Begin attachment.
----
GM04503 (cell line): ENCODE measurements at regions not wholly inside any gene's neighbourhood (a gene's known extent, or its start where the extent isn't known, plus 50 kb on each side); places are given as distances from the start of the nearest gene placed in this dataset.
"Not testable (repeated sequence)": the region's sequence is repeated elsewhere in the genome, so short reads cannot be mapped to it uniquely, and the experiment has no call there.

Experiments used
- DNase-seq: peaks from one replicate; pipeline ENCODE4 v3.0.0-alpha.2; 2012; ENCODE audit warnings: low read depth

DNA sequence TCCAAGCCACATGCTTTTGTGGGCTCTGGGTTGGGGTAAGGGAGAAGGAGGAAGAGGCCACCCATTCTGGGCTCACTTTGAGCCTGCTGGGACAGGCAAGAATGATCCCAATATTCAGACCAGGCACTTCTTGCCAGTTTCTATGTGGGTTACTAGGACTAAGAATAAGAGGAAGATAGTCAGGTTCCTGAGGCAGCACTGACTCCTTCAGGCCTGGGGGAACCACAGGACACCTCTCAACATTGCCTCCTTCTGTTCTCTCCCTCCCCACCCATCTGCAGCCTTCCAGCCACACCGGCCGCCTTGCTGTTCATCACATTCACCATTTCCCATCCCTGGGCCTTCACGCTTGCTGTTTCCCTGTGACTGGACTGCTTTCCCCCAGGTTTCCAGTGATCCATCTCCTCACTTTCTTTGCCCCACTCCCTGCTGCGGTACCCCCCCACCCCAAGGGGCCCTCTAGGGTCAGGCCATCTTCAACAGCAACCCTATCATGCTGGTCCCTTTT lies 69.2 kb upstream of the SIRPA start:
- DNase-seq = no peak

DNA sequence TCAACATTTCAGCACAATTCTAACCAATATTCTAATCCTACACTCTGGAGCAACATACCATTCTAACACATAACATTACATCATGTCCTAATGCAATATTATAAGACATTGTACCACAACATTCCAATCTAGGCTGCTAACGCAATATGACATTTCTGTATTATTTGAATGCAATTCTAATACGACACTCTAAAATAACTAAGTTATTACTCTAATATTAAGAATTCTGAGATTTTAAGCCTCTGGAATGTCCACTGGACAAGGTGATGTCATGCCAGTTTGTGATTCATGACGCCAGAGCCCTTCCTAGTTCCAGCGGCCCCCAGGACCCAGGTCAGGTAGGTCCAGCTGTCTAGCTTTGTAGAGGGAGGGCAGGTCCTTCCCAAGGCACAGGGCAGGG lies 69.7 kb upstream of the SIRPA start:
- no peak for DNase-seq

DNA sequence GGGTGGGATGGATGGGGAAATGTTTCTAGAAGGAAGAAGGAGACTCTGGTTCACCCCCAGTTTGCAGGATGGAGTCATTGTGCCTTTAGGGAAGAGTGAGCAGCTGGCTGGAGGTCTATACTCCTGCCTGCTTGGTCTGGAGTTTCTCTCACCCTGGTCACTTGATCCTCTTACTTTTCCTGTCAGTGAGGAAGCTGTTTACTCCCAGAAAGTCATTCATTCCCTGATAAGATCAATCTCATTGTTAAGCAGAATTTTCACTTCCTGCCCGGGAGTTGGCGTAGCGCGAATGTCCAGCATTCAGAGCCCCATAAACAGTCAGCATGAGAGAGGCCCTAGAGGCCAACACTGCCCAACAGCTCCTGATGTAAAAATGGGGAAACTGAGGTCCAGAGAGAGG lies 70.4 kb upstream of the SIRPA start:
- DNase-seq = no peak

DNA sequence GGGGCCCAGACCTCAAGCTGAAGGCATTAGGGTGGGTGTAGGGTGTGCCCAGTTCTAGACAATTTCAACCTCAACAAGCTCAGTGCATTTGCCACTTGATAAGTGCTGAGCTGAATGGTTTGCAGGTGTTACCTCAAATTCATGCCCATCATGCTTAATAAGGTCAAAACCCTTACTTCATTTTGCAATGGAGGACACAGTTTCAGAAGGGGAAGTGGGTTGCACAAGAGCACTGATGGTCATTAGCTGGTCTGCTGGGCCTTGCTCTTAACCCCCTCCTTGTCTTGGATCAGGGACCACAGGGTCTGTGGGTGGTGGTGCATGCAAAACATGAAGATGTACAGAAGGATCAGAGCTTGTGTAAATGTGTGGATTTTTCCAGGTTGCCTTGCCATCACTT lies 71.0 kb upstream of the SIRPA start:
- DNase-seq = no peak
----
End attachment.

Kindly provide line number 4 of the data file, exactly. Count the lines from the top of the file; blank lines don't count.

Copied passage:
- DNase-seq: peaks from one replicate; pipeline ENCODE4 v3.0.0-alpha.2; 2012; ENCODE audit warnings: low read depth